Jean-Paul Marat on the betrayal of the revolution (1792)


Writing in his newspaper in July 1792, the radical journalist Jean-Paul Marat condemned the new order, claiming that it had failed and betrayed the revolution:


“The Objectives of the Revolution completely unobtained by the People…

At all times men have been tigers toward one another. Under the old regime, we had for masters both the despot and his agents and valets, who robbed us and oppressed us as they wished – but the law left us a natural defence and allowed us to complain.

Under the new regime, the law that should defend us serves only to oppress us. We no longer have masters but we groan under the iron rod of our own representatives and are abandoned defenceless to the mercies of our own agents. And what is the height of the horror, they crush us in the name of justice, they load us with irons in the name of liberty; they prevent us from unmasking the traitors who misuse our powers in order to ruin us; they punish us for resisting the liars who abuse our forces for the purpose of oppressing us; they make it a crime for us to defend ourselves in a natural way; they forbid us to grumble, they go so far as to prohibit complaints.

Let us not be afraid to repeat it: we are further from liberty than ever. For not only are we slaves, we are slaves legally, as a consequence of the perfidy [treachery] of our legislators, who have become the accomplices of a rehabilitated despotism.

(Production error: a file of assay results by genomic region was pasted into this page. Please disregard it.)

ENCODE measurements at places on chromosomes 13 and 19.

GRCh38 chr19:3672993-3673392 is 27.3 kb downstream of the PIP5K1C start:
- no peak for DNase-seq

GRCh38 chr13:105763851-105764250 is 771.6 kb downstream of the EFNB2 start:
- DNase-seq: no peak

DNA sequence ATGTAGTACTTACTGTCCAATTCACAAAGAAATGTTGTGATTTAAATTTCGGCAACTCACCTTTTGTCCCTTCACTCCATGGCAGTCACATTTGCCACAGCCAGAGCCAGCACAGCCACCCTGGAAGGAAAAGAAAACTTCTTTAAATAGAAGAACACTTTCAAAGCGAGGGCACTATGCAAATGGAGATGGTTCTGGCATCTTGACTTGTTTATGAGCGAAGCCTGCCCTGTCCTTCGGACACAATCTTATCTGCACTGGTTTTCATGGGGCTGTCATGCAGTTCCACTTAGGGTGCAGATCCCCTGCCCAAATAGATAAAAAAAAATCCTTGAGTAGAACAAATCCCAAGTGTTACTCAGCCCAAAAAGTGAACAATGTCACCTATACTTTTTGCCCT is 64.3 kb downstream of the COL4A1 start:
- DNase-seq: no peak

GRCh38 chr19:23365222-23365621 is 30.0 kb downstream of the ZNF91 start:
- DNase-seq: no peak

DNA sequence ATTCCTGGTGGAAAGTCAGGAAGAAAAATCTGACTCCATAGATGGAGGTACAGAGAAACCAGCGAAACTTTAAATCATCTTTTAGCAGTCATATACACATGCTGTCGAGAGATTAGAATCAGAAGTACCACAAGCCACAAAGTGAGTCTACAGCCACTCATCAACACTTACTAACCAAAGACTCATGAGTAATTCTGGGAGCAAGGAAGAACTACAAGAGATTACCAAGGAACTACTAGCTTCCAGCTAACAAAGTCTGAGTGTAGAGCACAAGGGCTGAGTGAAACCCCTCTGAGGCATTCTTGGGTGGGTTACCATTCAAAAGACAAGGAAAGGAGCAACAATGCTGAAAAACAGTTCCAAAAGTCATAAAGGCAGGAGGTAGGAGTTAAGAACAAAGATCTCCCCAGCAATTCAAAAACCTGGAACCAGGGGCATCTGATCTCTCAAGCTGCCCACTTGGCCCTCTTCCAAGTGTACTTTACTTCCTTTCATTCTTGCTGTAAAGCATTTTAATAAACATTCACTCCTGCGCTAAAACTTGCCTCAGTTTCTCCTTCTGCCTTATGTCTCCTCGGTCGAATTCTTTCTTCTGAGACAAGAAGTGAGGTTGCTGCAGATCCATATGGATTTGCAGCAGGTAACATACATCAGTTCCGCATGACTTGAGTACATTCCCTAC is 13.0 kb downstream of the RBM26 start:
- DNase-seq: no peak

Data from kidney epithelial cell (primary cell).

The objectives of the revolution have been missed completely. Since [the revolution] was made against despotism, it was necessary to begin by suspending the despot and his agents from all the functions, by entrusting the government to representatives of the people, by decreeing that there would be an interregnum for the entire time that the constitution was not yet made. Once completed, it would have been presented to the prince, who would have been dethroned if he had refused to swear obedience to the new laws and fidelity to the nation.

Nothing could have been easier for the representatives of the people on the day following the taking of the Bastille. But for that, it was necessary for them to have purposes and character. Now, far from being statesmen, they were almost all merely adroit swindlers who sought to sell themselves; vile intriguers who flaunted their false civic-mindedness in order to be bought at a higher price.

And so they began by securing the prerogatives of the crown before ruling on the rights of the people. They did more, they began by restoring to the prince the supreme executive power, by making him the arbiter of the legislator, by charging him with the execution of the laws, and by abandoning to him the keys of the public treasury, the management of the national property, the command of the fleets and armies, and the disposal of the public force, in order to assure him the means of opposing more effectively the establishment of liberty and of overturning the new order of things.”